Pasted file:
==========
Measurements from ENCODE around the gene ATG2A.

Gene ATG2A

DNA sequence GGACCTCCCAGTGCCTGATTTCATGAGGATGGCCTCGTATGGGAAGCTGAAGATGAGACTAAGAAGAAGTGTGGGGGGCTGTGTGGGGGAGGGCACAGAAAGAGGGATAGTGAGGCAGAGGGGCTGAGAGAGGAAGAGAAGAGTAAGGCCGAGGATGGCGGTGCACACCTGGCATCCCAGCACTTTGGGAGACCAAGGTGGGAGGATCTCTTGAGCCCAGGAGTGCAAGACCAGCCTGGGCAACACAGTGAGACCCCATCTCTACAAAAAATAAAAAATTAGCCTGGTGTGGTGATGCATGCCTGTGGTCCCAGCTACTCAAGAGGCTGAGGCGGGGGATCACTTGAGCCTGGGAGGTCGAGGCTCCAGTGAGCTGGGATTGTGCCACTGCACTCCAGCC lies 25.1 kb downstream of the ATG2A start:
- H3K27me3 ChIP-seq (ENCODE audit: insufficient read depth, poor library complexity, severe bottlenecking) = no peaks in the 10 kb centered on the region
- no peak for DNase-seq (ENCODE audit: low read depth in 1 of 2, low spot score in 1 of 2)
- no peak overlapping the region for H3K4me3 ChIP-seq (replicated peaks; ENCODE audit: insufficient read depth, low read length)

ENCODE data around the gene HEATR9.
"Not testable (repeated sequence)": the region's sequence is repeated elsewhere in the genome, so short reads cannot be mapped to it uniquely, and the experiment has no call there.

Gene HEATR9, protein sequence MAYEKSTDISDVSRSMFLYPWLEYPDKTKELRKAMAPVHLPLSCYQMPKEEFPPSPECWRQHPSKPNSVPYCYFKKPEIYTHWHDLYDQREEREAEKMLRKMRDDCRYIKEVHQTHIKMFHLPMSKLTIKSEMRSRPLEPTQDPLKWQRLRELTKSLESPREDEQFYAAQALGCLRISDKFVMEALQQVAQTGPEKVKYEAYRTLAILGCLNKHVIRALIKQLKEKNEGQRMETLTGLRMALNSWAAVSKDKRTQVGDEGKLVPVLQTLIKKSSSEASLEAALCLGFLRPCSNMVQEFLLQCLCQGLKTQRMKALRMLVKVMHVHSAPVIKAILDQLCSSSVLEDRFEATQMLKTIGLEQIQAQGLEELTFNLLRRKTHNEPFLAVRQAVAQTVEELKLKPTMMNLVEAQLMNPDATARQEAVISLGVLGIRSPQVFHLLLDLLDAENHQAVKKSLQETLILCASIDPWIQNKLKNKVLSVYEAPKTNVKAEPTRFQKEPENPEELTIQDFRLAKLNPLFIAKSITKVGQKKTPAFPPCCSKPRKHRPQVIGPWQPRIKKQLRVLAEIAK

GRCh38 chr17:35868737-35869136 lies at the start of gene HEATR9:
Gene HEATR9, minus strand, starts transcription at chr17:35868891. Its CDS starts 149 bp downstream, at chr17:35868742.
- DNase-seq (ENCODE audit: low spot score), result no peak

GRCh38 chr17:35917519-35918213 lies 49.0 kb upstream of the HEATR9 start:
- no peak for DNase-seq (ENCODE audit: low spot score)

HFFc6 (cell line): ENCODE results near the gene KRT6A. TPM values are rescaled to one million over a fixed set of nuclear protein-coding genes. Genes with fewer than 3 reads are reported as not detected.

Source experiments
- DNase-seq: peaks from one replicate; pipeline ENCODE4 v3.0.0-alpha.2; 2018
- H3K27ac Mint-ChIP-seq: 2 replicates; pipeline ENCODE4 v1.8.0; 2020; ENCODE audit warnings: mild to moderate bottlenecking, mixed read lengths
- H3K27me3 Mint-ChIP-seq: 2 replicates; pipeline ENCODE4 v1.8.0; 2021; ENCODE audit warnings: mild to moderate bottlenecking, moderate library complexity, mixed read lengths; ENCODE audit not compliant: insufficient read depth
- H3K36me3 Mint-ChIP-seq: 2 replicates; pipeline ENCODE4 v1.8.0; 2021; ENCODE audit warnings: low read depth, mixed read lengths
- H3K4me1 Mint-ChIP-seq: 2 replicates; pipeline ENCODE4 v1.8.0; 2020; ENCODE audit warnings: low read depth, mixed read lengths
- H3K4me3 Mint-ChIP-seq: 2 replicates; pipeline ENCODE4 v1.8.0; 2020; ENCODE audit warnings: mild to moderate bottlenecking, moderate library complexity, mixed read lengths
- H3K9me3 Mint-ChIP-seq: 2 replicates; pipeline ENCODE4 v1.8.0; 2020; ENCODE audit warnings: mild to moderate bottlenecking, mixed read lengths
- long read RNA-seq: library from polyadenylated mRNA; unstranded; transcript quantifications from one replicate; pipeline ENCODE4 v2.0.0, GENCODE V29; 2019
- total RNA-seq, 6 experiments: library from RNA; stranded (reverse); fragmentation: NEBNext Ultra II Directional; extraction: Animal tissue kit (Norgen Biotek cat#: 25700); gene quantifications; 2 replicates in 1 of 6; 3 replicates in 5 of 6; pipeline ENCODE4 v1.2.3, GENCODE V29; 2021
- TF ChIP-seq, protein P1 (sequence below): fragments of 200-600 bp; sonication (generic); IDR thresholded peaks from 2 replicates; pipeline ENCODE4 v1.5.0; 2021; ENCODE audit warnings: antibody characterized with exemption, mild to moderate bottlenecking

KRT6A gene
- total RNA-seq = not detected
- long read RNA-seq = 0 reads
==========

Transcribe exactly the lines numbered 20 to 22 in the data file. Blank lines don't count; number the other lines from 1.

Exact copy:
- H3K36me3 Mint-ChIP-seq: 2 replicates; pipeline ENCODE4 v1.8.0; 2021; ENCODE audit warnings: low read depth, mixed read lengths
- H3K4me1 Mint-ChIP-seq: 2 replicates; pipeline ENCODE4 v1.8.0; 2020; ENCODE audit warnings: low read depth, mixed read lengths
- H3K4me3 Mint-ChIP-seq: 2 replicates; pipeline ENCODE4 v1.8.0; 2020; ENCODE audit warnings: mild to moderate bottlenecking, moderate library complexity, mixed read lengths